Whole Bunches Open Full Whole Bunch Machine Human Foot Highest High Delamere currently uses an open stainless steel vat for fermentation and uses mechanical crushers. Mr. Richardson has expressed a desire to move to full whole bunch fermentation; however the data above shows that the high risk and high cost would only be worth it if the customers respond favorably. The article suggests that this would not as full whole bunch fermentation, while more complex, is not clear and sparkling as customers would enjoy. Therefore, sales may not improve for the new wine.

The added risk of the wine accruing a harsh taste is high, and waste could be as high as 40%. Based on this, there is no proof that purchasing the $10,000 stainless steel tank would be able to achieve any return on investment. Recommendations—Mr. Richardson has built his business from the ground up and has a personal stake in each crop. His background in agricultural chemistry is a natural fit for his chosen lifestyle. That being said, his flair for experimentation has cost him entire crops in the past and his financial well being has suffered for it.

The aim of this paper is to allow him some freedom to experiment while ensuring that his cash flow and wine quality improves. Now that we have broken down each project under consideration for Mr. Richardson, the recommendations are as follows: Project #1, Oxidation: Mr. Richardson should pursue this project, the risk is low and the quality of the wine will improve. The safest route for him is to purchase the new barrels and use the recommended amount of SO2 for the maturation process while the wine resides in the oak barrels.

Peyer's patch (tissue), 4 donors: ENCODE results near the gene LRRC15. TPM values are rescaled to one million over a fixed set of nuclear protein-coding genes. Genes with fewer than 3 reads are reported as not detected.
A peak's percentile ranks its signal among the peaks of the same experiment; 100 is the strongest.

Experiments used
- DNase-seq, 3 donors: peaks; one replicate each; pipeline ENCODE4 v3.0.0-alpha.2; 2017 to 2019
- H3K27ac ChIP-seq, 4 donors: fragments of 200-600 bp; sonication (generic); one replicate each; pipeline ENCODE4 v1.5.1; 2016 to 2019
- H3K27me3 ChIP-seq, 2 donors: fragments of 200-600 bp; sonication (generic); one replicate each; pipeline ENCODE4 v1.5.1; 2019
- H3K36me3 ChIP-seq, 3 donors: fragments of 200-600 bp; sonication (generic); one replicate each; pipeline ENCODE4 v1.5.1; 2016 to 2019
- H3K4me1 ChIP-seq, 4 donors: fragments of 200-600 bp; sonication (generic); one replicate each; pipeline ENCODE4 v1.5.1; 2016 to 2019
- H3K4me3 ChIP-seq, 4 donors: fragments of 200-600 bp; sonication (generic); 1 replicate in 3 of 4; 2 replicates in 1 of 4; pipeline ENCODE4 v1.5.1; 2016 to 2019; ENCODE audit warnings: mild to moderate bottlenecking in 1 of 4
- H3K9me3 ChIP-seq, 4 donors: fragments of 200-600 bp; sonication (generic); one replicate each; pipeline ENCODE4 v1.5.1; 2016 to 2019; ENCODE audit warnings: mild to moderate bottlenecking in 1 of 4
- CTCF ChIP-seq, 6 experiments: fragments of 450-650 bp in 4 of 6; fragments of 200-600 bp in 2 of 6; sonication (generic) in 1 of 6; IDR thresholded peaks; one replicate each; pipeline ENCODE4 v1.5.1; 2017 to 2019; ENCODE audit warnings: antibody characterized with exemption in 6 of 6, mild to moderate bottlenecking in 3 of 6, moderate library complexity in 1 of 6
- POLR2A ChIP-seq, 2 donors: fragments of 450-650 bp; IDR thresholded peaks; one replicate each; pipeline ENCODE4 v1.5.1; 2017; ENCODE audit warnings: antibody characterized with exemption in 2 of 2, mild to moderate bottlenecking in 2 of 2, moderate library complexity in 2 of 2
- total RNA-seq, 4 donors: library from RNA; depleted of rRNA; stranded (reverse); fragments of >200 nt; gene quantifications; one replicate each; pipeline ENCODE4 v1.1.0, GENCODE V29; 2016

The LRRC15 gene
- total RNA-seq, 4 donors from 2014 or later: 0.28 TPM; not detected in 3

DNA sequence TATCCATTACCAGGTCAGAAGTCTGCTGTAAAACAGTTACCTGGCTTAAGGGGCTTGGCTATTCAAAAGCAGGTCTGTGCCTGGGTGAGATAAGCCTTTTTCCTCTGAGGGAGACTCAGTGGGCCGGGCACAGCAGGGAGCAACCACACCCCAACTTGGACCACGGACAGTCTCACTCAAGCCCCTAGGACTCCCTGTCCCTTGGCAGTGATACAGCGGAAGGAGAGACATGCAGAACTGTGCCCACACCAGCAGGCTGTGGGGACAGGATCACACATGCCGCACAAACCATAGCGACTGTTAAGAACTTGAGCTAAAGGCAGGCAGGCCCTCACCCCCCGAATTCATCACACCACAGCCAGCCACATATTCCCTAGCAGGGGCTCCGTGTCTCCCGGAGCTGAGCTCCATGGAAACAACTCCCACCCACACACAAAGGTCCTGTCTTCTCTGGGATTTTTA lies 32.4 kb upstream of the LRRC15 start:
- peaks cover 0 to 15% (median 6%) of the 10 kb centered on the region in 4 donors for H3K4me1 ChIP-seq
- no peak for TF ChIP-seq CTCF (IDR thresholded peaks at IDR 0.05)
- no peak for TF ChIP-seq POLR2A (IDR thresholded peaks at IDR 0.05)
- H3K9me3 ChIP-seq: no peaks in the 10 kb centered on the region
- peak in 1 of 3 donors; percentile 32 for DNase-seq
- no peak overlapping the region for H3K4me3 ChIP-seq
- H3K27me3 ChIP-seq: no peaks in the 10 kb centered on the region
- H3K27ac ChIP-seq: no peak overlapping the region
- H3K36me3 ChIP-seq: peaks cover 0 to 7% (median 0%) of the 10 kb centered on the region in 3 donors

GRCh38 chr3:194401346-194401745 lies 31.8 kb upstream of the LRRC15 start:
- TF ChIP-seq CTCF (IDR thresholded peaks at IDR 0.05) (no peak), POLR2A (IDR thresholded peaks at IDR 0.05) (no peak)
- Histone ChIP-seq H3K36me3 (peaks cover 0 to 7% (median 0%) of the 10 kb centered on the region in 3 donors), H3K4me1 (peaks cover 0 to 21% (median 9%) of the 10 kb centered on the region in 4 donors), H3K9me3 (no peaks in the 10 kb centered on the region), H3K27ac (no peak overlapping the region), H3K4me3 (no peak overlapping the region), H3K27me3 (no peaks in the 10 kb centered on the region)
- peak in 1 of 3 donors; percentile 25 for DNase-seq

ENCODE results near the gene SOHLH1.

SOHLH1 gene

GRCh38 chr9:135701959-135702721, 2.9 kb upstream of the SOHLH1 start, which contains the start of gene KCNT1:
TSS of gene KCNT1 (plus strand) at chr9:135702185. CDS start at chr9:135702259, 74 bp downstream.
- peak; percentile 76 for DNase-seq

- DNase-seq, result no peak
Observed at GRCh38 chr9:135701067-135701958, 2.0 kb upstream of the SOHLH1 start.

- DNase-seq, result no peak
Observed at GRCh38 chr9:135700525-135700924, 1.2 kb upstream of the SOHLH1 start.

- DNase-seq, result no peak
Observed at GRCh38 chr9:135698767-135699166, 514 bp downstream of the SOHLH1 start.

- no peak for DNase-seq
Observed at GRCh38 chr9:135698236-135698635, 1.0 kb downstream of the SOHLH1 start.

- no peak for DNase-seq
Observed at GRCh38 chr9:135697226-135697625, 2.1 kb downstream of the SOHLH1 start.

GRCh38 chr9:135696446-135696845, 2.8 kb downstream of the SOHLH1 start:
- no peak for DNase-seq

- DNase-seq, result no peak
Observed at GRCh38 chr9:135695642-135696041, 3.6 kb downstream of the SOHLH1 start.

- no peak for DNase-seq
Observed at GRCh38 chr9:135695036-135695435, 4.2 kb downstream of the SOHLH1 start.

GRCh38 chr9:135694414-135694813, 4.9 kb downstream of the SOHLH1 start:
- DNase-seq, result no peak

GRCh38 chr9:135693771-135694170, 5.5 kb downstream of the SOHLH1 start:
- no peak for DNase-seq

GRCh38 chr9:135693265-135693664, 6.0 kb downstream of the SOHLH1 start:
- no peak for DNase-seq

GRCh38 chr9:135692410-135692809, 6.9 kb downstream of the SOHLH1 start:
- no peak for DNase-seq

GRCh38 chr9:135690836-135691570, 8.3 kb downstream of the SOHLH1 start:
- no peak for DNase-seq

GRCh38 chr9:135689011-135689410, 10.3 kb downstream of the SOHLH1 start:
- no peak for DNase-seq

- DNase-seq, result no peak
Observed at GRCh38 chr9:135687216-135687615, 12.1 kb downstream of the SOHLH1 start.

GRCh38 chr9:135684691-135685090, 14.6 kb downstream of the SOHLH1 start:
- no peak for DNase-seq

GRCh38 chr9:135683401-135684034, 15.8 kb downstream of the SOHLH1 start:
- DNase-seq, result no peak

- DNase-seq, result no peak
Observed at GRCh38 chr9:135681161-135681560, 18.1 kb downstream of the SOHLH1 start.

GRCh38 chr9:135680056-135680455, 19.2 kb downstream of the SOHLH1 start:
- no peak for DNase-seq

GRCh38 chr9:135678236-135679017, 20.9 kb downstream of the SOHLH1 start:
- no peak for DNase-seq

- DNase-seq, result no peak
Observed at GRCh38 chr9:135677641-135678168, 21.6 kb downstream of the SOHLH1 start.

The data suggests he will both increase the quality of the wine as well as increase cash flow from additional sales of the improved product. If he should choose to experiment in the SO2 level without new barrels his waste will be great, thus his cash flow will suffer. The product that will be successful from the experiments will sell at an increased rate, but not enough can be sold to break even the first season. The break even point could only be reached after two to three seasons of a successful crop. Project #2, Color variation: Mr.

Richardson has expressed that he did not care to deepen the color of his wine, however his customers were accustomed to darker red wines and his sales could be suffering because of his wines current light color. In order to correct the color he will need to purchase a rotofermenter and change the way his wine ferments. This option allows for more production so Mr. Richardson should take advantage of this and plant an additional five acres of land he currently owns, but does not plant crops on. The yield per acre of 3. 36 should produce up to 24,200 additional bottles of increased quality wine.